They confirmed their Premier League place for next season with a hard-fought 0-0 draw with Sunderland at the weekend and Huth has played a crucial role since joining Nigel Pearson's team - the 30-year-old defender is currently the Foxes’ highest rated player (7.37) according to WhoScored.
Much has been made of Leicester’s performances following the 4-3 defeat to Spurs at the end of March which kick-started their great run of form. In the 8 games since, Pearson’s side have won 6. Over that same period, only Arsenal and Burnley (both 4) have conceded fewer goals than Leicester (6), with Huth vital to their much-improved defensive showings.
An average of 1.5 tackles is a commendable return, but it’s the reading of the game that one would expect from a Premier League experienced centre-back that has stood out. Huth is currently averaging the most interceptions per game (3.2) of all Leicester players. Meanwhile, no Foxes player is winning more aerial duels per game than the burly defender (3.8) and an average of 7.8 clearances per match is the best of all Leicester players.
Nevertheless, Huth is not the only loan signing who has impressed since January, with Aaron Lennon also performing admirably in his new surroundings. Everton may be lumbering towards the season’s finish line, but their form improved once Lennon gained a regular starting berth in the Toffees XI. Only Leighton Baines (2.3) is averaging more key passes per game than Lennon(1.1) of all Everton players in what has been a successful loan move.
In the meantime Gabriel, Bony and Cuadrado respectively signed for Arsenal, Manchester City and Chelsea for substantial fees. It’s herein where the difference lies between the success of Cork, Huth and Lennon and the perceived failure of the aforementioned trio. Gabriel, Bony and Cuadrado each joined teams where the respective manager had his strongest XI in place.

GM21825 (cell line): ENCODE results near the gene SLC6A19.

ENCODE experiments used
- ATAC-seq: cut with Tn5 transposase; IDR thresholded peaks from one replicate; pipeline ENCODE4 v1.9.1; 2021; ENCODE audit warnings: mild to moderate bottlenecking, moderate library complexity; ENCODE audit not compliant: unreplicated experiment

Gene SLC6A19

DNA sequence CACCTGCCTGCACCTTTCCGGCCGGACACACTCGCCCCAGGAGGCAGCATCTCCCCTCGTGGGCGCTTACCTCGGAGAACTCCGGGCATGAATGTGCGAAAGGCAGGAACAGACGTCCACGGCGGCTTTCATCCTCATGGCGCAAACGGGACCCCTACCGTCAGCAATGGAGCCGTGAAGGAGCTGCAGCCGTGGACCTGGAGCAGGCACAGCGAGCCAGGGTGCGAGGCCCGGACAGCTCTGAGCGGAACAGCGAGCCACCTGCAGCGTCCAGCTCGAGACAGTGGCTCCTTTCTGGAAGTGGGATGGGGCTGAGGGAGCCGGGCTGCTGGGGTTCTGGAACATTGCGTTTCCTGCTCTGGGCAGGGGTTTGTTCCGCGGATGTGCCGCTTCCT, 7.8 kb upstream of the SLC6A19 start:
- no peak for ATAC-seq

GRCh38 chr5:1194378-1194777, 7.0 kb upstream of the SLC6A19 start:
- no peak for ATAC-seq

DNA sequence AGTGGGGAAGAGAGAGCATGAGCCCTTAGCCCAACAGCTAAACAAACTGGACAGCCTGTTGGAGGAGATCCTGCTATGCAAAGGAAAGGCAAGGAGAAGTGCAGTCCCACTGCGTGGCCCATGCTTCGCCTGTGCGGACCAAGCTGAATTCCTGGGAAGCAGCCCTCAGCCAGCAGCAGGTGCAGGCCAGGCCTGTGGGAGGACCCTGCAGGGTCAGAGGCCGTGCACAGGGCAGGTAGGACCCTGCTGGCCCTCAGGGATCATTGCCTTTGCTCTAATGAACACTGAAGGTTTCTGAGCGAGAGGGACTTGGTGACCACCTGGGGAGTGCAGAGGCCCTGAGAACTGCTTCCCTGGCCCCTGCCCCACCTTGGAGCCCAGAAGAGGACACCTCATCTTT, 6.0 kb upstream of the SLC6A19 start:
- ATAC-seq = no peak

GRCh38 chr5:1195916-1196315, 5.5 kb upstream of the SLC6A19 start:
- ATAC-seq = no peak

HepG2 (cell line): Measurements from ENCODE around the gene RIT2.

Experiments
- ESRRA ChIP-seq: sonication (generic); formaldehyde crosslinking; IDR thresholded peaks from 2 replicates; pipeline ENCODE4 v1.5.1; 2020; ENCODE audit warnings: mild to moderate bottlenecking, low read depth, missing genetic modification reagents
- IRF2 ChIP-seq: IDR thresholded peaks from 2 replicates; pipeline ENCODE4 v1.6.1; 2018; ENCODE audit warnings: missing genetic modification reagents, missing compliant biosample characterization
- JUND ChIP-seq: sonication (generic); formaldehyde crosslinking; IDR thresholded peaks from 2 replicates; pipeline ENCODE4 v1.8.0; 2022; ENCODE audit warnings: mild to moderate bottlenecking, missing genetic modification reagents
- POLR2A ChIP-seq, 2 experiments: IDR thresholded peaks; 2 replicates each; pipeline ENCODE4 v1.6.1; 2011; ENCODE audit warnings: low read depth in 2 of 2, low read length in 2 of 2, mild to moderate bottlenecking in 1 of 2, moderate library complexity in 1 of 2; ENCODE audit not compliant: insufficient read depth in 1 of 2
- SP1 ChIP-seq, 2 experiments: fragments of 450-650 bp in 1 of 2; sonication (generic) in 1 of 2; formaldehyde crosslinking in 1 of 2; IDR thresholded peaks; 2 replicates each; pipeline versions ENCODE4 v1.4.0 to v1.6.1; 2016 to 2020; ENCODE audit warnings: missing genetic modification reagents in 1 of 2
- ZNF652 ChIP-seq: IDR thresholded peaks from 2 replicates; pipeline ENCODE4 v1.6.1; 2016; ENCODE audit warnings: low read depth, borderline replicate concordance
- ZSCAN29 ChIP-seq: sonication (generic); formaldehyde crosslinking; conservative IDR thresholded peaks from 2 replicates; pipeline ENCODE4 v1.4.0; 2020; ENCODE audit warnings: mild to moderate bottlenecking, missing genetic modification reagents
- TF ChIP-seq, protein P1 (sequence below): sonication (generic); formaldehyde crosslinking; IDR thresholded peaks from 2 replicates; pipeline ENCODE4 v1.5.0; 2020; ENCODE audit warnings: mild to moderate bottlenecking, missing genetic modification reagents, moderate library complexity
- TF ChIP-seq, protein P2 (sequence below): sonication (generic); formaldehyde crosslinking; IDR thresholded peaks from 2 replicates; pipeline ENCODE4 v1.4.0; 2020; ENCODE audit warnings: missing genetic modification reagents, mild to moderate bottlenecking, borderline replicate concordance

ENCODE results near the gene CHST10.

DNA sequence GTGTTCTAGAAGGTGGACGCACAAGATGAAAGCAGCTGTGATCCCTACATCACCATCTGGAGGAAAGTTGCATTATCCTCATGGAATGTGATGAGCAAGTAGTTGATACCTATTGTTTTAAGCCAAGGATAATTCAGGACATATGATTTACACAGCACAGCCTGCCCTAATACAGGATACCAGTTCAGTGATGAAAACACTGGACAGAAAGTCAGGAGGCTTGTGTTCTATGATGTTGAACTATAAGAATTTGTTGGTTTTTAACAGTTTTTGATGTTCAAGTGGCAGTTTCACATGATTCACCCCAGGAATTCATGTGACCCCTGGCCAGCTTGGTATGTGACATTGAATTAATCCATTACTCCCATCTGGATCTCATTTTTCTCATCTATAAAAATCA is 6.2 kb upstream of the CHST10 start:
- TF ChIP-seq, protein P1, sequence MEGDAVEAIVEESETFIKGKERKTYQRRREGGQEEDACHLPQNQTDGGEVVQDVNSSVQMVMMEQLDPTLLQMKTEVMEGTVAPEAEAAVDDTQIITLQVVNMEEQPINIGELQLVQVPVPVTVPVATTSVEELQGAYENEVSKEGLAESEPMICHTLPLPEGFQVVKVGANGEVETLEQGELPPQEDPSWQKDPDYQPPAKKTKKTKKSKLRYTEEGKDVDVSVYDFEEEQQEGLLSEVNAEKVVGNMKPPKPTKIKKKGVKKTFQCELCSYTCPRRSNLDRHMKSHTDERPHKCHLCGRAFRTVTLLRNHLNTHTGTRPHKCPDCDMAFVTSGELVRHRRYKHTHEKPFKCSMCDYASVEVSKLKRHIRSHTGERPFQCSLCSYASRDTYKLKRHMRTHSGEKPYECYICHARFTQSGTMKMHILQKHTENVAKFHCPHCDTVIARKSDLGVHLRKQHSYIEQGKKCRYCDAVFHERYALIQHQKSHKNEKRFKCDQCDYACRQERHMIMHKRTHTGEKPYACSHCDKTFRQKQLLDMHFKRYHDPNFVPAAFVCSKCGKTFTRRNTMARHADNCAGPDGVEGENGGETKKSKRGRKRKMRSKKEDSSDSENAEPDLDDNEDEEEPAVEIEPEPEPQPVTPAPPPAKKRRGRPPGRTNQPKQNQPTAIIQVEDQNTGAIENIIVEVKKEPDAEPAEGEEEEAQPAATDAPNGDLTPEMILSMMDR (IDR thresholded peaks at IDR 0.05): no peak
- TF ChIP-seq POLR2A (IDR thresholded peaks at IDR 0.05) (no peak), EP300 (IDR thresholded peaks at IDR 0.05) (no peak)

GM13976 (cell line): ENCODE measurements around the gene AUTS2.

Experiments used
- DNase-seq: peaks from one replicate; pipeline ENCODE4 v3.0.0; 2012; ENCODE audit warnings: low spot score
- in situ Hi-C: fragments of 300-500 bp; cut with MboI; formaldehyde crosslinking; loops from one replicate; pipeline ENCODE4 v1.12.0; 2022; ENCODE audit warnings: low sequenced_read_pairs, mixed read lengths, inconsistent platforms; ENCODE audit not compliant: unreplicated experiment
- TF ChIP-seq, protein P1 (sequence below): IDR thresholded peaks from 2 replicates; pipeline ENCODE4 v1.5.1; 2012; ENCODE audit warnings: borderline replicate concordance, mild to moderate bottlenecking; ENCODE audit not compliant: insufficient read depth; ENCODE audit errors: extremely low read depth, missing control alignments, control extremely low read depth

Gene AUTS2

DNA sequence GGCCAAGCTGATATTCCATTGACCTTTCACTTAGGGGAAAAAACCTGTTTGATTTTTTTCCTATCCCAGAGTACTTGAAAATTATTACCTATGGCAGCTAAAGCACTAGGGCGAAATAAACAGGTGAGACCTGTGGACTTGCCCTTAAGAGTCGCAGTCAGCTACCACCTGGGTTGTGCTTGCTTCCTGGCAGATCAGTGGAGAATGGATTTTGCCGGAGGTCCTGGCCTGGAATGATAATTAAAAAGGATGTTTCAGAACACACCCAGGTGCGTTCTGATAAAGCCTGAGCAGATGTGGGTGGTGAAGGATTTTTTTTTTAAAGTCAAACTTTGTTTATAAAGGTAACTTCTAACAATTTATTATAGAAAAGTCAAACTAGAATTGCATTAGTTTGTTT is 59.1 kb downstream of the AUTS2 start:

Gabriel was always unlikely to usurp the centre-back partnership of Per Mertesacker and Laurent Koscielny unless one or the other was absent. Bony - who to his credit had been on AFCON 2015 duty with Ivory Coast - is not quite of the same calibre striker as Sergio Agüero, and Cuadrado is yet to learn the demands of a winger in a Jose Mourinho side.
Arsene Wenger, Manuel Pellegrini and Mourinho were unlikely to tinker with their respective XIs to attain their goal when the system in place was faring well enough. On the other hand, Monk, Pearson and Roberto Martínez required an injection of quality to either swell the ranks or give their team a chance of accomplishing their objectives.
However, while they have underwhelmed, the big money acquisitions are not to be written off at the earliest possibly opportunity. Gabriel has looked effective when needed, Bony reaffirmed his goalscoring ability at former club Swansea at the weekend and Cuadrado needs time to adjust to the rigours of his new manager.
January is a tough time to come into a new team, no matter the calibre of the player. Those with lower expectations, though, have clearly performed better than those burdened by big money moves at the turn of the year.